Price-fixing by Las Vegas Strip hotels alleged in lawsuit
A newly-filed class action complaint claims that hotel owners on the Strip conspired to artificially raise hotel room rates above normal market rates. This action was widely praised by many Las Vegas locals, whether they be advantage players or not, because of the seemingly never-ending price increases and constant reduction of patron “comps” extended by the hotel-casino operators.
Most Strip hotels use a revenue management platform, according to attorneys with the Seattle-based law firm Hagens Berman, which designs rate recommendations that “unlawfully maximize profits for its hotel operator users.” Operators set their own hotel rates in a cutthroat industry. However, the lawsuit filed in the U.S. District Court claims that information provided and algorithms developed through the platform Rainmaker replaced standard competitive pricing and resulted in higher lodging charges.
According to attorneys, the platform's algorithm was designed to increase hotel operators' revenues without increasing occupancy or decreasing supply. In a news release, Steve Berman, managing partner of Hagens Berman wrote, “Our antitrust attorneys have uncovered what appears to be an unlawful agreement in which Rainmaker collects and shares data between Vegas hotel competitors to unlawfully raise prices of hotel rooms. What happens in Vegas will no longer stay in Vegas. We intend to expose the under-the-table deals perpetrated by these Vegas hotels, and we intend to hold them accountable.”
With the operators identified controlling nearly 20 properties, the complaint lists Caesars Entertainment, MGM Resorts International, Treasure Island, and Wynn Resorts Holdings as defendants and highlights the businesses' strong market dominance of hotels on the Strip. Additionally included are Rainmaker Group Unlimited, a Georgia-based subsidiary of Cendyn Group, a Boca Raton, Florida-based provider of software and data analytics for the hotel industry.
According to the news release, the lawsuit alleges that hotel operators broke the Sherman Antitrust Act by employing the Rainmaker program and seeks to hold the defendants accountable for paying back overcharged customers. More litigants are being sought by lawyers.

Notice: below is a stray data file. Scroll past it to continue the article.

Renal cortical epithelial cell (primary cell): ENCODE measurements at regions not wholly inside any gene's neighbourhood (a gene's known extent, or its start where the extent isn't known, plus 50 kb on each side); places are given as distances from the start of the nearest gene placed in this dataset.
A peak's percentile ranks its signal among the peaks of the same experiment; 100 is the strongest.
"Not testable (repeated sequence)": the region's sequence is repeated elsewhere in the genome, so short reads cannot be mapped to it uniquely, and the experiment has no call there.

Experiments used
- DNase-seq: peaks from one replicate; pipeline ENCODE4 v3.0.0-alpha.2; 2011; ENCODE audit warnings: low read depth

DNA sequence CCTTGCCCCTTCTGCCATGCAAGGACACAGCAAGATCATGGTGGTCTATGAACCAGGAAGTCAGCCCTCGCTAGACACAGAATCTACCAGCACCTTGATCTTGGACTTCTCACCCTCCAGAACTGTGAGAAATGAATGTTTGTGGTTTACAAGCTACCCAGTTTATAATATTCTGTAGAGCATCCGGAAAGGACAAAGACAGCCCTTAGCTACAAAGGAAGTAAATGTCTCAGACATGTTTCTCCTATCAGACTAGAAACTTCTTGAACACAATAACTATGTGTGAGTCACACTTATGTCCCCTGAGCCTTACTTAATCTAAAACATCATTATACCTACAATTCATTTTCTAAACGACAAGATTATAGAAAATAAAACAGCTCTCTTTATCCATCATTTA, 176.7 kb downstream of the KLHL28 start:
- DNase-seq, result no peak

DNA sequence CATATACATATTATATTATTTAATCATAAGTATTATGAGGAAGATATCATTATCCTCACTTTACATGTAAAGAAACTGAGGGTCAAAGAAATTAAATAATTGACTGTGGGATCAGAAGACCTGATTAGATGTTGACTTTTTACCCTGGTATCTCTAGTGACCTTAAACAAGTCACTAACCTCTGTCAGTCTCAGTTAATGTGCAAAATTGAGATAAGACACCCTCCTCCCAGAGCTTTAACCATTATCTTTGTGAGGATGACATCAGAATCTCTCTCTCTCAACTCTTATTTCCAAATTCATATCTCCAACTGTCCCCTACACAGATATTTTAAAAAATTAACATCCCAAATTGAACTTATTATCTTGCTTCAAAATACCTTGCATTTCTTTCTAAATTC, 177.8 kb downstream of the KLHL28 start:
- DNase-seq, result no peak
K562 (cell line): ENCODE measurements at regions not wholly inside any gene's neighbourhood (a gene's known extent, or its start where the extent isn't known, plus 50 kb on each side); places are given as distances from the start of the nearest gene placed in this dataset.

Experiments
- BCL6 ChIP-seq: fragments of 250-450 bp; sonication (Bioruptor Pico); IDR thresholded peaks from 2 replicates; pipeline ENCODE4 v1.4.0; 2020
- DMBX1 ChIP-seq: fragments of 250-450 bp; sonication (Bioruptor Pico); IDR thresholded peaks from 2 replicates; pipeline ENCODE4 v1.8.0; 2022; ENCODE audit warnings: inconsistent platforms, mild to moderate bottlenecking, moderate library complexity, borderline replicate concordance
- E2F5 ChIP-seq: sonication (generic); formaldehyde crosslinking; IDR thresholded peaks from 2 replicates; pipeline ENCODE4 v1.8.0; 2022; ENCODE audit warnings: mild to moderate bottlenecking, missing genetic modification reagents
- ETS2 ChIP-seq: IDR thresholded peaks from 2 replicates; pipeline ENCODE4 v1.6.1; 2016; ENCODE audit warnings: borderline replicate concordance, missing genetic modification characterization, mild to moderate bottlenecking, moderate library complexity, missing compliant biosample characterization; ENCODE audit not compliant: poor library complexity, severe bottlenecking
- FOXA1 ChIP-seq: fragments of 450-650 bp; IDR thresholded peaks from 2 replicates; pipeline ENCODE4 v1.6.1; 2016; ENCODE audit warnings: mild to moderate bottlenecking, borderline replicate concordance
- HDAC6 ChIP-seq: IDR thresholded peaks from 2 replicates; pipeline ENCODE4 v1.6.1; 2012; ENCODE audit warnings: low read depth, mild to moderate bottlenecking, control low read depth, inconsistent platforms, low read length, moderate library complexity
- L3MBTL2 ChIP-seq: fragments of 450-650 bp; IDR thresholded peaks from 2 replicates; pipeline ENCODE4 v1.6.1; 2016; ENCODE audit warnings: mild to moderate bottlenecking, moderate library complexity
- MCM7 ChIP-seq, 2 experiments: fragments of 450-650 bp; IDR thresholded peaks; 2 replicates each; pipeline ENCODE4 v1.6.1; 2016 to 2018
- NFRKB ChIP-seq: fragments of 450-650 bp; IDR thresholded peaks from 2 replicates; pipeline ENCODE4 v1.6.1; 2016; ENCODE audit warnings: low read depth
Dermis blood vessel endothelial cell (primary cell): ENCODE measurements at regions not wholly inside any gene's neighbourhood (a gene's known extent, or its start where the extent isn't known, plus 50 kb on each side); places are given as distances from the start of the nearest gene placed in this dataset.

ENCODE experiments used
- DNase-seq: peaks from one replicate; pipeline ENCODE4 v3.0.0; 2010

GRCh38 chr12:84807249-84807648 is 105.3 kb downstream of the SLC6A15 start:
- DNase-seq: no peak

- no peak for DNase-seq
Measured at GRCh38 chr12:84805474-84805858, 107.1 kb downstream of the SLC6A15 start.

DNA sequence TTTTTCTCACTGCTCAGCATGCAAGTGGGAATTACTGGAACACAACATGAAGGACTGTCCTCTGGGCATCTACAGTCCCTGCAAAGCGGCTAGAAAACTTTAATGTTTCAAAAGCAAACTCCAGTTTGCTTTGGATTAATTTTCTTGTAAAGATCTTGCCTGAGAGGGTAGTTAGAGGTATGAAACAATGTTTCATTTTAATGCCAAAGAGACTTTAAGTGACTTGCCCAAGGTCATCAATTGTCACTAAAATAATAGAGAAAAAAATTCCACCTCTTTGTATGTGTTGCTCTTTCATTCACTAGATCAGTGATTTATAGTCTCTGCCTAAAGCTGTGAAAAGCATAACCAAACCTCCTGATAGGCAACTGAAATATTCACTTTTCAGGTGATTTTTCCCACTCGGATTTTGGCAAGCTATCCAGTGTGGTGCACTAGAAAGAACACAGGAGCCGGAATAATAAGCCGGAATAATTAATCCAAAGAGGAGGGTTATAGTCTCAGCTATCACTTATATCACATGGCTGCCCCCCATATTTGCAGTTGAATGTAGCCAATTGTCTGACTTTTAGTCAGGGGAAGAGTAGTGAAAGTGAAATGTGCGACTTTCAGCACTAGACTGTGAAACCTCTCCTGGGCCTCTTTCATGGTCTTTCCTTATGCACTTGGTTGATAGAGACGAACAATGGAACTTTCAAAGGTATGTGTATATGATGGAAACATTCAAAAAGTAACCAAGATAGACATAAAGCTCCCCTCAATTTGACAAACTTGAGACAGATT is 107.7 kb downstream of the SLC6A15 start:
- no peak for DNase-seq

The Nevada Resort Association and MGM Resorts declined to comment. Requests for comment from Caesars, Treasure Island, Wynn Resorts, and Cendyn Group were not immediately fulfilled.
Record-breaking hotel rates
In 2022, the Strip resorts' average daily room rate reached all-time highs. When the National Football League held its draft on the Strip in April, the Las Vegas Convention and Visitors Authority announced the highest room prices ever at the time. In that month, the average price was $173, with Strip hotel prices averaging $187 per night.
In September, prices of $187 and $199 on the Strip broke that record. The next month, during a very active convention month, the average rate was reported at $209, $225 on the Strip, marking the first time the average cost went over $200 per night.
Since the coronavirus outbreak, numerous Strip resorts have made an effort to maintain high hotel rates in order to prevent the appearance of quality declines. Generally speaking, they follow the laws of supply and demand, increasing costs during important events like the NFL draft, Electric Daisy Carnival, National Finals Rodeo, and CES.
High rates are also crucial to the organizations run by the government that are in charge of collecting the hotel room tax, which helped build Allegiant Stadium and part of the Las Vegas Convention Center.
“Las Vegas Strip hotels colluded, inflated room rates, lawsuit claims” , McKenna Ross and Richard N. Velotta, lvrj.com, January 25, 2023.